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Cone-Shaped Epiphysis

Durmus, Oguz MD; Cakar, Engin MD; Ata, Emre MD; Dincer, Umit MD; Kiralp, Mehmet Zeki MD

American Journal of Physical Medicine & Rehabilitation: January 2014 - Volume 93 - Issue 1 - p 92–93
doi: 10.1097/PHM.0b013e3182644034
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From the Department of Physical Medicine and Rehabilitation, Gulhane Military Medical Academy, Haydarpasa Training Hospital, Istanbul, Turkey.

All correspondence and requests for reprints should be addressed to: Oguz Durmus, MD, Department of Physical Medicine and Rehabilitation, Gulhane Military Medical Academy, Haydarpasa Training Hospital, Uskudar, Istanbul 34668, Turkey.

Financial disclosure statements have been obtained, and no conflicts of interest have been reported by the authors or by any individuals in control of the content of this article.

A 21-yr-old man presented with pain and deformities in his finger joints. He complained that his pain ensued after excessive use or when making a fist, but not during rest, and that his pain had been increasing over the last few years. He reported that his deformities are congenital and that his sisters have similar finger deformities. Palpation revealed tenderness in the second, third, and fourth proximal interphalangeal joints of both hands, with relatively increased joint circumference and minimal angulations in the proximal interphalangeal joints (Fig. 1 A). He had a minimally lowered nasal root, minor pectus carinatus, and relatively thin hair. Radiologic evaluation of his hands identified cone-shaped epiphyses in the proximal interphalangeal joints of both hands (Fig. 1 B). His toes were also dysmorphic (Fig. 1 C, D). Scrotal ultrasonography was normal. Abdominal ultrasonography revealed an accessory spleen (1.5 cm in diameter). His bone turnover markers, thyroid hormones, parathyroid hormone, testosterone, and other laboratory analyses were normal. Because the patient’s morphologic and radiologic findings indicated a genetic problem rather than a rheumatologic disease, genetic consultation was requested. He was diagnosed with trichorhinophalangeal syndrome type 1. Surgical intervention was not considered for the deformities in his fingers. The patient was administered analgesic drugs and physiotherapy for pain.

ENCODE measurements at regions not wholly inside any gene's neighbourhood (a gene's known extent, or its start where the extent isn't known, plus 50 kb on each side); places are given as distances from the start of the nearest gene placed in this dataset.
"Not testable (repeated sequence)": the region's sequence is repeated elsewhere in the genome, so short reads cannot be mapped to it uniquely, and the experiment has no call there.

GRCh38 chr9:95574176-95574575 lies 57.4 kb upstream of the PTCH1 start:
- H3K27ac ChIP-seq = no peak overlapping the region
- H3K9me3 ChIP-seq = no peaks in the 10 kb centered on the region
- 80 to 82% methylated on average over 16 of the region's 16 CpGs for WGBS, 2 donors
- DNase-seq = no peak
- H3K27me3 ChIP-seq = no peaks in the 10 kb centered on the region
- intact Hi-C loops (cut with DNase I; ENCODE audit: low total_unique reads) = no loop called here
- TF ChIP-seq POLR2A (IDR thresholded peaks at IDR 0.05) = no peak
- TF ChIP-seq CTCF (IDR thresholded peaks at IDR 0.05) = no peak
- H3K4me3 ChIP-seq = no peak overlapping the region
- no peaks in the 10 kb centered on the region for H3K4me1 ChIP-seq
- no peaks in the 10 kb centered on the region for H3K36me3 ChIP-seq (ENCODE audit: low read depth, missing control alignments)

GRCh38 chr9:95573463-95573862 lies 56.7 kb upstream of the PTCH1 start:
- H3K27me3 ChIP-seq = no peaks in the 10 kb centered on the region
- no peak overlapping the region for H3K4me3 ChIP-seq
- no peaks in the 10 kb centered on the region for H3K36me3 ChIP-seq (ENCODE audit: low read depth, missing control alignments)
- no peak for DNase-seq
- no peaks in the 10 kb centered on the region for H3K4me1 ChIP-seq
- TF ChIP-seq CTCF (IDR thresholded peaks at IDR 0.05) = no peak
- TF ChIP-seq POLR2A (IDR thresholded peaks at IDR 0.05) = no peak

Trichorhinophalangeal syndrome type 1 is an autosomal-dominant condition that is characterized by a symptomatic triad of sparse hair, a pear-shaped nose, and finger deformities. Other possible findings of this condition include shortened foot bones, aseptic necrosis, pectus carinatus, micrognathia, hypoplastic mandible, winged scapulae, and scoliosis.1,2 Three phenotypes of this disease have been described.1,3 The diagnosis of trichorhinophalangeal syndrome is based on clinical and radiologic findings. Genetic analyses are particularly useful in cases with nonclassic presentation.3 Angular deformities in proximal interphalangeal joints and cone-shaped epiphyses are significant findings in patients with trichorhinophalangeal syndrome.2,3 The latter are characterized by a conical deformity at the phalangeal epiphysis, which causes collapse of the adjacent metaphysis in radiography. Although cone-shaped epiphyses are an important feature in many hereditary skeletal dysplasias, they are rarely present in healthy people.4

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